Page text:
jgib2.gifBaltimore Orioles outfielder Jay Gibbons either has horrible or impeccable aim. Either way, he managed to hit his wife, Laura, with a foul ball last year. The ball struck Laura in the ribs and left her with some bruising; luckily she avoided more serious damage. Adding more irony to the incident is the fact that Jay had always been an advocate for more foul ball protection for fans; earlier that year he had spoken to management about raising the walls and adding a daycare center for children.

3. Brittanie Cecil

Despite being one of the most aggressive contact sports, hockey is surprisingly safe. In fact, only one fan has been killed in the NHL's history. Tragically, it was a 13-year-old girl, which sent shock waves through the NHL community. Brittanie Cecil was struck in 2002 with a deflected slapshot that sailed over the protective glass at an estimated 100 mph. Her head snapped back, causing rare artery damage (the doctor treating her said he had never seen anything like it). She died two days after being hit, leading the NHL to investigate ways to improve safety for fans to prevent another death.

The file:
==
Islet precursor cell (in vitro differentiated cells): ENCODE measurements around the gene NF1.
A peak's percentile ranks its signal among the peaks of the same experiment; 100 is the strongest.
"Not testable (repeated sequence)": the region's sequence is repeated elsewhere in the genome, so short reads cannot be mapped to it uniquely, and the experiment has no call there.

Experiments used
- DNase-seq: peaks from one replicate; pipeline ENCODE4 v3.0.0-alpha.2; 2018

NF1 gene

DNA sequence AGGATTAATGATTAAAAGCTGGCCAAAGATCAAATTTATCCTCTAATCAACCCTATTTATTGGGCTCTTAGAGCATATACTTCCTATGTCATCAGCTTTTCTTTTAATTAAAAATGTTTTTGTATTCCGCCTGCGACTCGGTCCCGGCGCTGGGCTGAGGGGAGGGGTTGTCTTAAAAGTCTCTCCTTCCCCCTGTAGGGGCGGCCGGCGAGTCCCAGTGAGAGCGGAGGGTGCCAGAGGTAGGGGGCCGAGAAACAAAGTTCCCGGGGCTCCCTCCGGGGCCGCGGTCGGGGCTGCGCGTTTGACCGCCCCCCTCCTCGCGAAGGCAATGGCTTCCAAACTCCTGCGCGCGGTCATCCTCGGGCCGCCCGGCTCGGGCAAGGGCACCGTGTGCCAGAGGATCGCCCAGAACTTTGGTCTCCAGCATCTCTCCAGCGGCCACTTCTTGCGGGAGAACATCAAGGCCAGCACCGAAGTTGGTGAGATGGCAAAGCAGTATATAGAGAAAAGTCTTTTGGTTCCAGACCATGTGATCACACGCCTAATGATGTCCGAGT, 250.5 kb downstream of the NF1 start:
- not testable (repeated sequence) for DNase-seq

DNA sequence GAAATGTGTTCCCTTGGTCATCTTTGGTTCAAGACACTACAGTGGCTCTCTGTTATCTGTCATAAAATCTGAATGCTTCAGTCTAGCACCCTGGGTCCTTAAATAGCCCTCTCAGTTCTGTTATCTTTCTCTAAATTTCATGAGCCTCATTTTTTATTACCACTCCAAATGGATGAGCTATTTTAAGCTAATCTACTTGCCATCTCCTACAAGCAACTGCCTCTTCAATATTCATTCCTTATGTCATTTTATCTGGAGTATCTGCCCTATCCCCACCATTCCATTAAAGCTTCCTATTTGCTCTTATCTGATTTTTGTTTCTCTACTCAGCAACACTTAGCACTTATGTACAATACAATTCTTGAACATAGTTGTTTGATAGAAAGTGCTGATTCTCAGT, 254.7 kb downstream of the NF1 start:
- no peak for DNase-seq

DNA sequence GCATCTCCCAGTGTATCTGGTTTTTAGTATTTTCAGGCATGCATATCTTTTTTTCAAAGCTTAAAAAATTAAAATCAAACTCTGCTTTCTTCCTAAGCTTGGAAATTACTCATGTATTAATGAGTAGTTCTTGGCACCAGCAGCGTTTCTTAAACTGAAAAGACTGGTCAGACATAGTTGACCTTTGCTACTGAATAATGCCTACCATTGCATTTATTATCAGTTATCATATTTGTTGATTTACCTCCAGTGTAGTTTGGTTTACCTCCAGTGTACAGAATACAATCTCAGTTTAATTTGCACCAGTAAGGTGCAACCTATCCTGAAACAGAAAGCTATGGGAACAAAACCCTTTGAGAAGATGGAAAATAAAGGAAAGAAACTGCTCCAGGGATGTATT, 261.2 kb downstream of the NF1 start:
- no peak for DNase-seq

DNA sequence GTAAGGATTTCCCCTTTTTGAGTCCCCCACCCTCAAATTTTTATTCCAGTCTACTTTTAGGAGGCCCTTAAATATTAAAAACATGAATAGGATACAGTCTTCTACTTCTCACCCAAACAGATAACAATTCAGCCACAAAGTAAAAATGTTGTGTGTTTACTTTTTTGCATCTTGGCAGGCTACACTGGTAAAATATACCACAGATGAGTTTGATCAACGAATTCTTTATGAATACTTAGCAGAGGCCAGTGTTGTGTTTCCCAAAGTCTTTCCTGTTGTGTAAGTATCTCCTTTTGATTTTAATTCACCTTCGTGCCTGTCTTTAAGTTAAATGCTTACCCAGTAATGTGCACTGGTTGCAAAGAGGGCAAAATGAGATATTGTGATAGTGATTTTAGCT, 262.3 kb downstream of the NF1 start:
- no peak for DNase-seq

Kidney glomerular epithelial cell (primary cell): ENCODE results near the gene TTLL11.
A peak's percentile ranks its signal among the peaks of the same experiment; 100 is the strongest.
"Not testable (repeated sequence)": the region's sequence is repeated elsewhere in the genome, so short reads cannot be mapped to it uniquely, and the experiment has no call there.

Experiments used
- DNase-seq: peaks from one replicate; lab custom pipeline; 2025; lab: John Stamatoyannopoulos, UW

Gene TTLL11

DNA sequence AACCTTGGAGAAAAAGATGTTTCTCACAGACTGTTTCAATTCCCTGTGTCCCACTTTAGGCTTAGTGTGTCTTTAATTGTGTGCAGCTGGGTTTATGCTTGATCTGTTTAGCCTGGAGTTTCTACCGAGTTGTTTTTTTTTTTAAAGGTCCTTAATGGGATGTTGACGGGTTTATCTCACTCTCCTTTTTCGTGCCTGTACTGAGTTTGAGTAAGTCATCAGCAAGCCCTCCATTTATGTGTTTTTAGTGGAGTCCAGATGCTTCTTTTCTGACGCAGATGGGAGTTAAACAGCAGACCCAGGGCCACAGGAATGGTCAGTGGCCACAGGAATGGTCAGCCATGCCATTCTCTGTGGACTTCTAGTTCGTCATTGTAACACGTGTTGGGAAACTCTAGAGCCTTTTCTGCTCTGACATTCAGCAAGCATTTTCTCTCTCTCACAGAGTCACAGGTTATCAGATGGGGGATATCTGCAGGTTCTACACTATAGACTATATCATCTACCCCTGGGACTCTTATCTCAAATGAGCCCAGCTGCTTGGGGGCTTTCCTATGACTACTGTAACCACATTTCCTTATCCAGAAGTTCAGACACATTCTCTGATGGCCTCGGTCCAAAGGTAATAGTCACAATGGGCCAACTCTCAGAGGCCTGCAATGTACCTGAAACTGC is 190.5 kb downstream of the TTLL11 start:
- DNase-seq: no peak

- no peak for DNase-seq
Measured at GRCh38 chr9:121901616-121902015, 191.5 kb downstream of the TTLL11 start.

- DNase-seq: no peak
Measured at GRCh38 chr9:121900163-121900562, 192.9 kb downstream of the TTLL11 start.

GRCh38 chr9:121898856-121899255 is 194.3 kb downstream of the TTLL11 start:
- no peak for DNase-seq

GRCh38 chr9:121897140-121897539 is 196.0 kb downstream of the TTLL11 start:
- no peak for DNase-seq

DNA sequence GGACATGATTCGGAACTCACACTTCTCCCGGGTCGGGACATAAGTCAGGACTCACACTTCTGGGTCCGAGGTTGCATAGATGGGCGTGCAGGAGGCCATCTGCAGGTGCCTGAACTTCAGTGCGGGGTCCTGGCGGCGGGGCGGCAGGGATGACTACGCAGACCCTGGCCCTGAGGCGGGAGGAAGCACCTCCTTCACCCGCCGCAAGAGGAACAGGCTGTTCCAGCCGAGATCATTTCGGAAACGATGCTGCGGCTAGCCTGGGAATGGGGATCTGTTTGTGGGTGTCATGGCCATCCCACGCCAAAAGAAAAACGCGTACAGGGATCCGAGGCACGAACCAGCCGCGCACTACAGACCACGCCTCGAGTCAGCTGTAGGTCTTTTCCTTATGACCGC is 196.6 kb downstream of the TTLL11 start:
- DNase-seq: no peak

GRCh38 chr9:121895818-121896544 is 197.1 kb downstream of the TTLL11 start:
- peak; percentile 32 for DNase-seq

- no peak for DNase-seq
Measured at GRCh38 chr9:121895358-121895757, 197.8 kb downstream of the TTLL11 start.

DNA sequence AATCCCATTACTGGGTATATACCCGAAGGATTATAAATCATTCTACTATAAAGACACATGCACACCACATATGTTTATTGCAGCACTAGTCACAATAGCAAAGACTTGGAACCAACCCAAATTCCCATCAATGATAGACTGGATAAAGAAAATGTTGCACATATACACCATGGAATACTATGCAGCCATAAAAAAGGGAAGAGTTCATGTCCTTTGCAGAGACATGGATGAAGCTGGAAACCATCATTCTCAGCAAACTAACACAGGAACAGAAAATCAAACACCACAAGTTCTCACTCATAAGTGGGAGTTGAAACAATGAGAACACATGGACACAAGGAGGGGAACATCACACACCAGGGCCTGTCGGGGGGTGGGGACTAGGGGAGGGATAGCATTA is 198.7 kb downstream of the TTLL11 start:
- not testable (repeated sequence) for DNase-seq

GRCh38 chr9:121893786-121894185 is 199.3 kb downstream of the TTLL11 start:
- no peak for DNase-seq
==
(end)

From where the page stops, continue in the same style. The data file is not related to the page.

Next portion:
4. Prairie View A&M

120px-PVAM.PNGAs any Michigan student will tell you, having to watch a football team lose week after week can really put a damper on the college experience. So what happens when you go your entire college career without seeing a win? Students at Prairie View, a school in Texas, crushed the NCAA record for consecutive losses by losing 80 straight games in the "˜90s. The streak started in October, 1989 and didn't end until 1998, meaning that five classes didn't celebrate a victory. The worst season was 1991, when they gave up an average of 56 points per game while only scoring 48 total. Most fans only came to see the marching band, which only made the team's 80th loss more bitter. The band was suspended after a brawl with the Southern University band, officially making the 37-7 loss the worst for Panthers fans (luckily, they won the next game).

5. Steven Manganello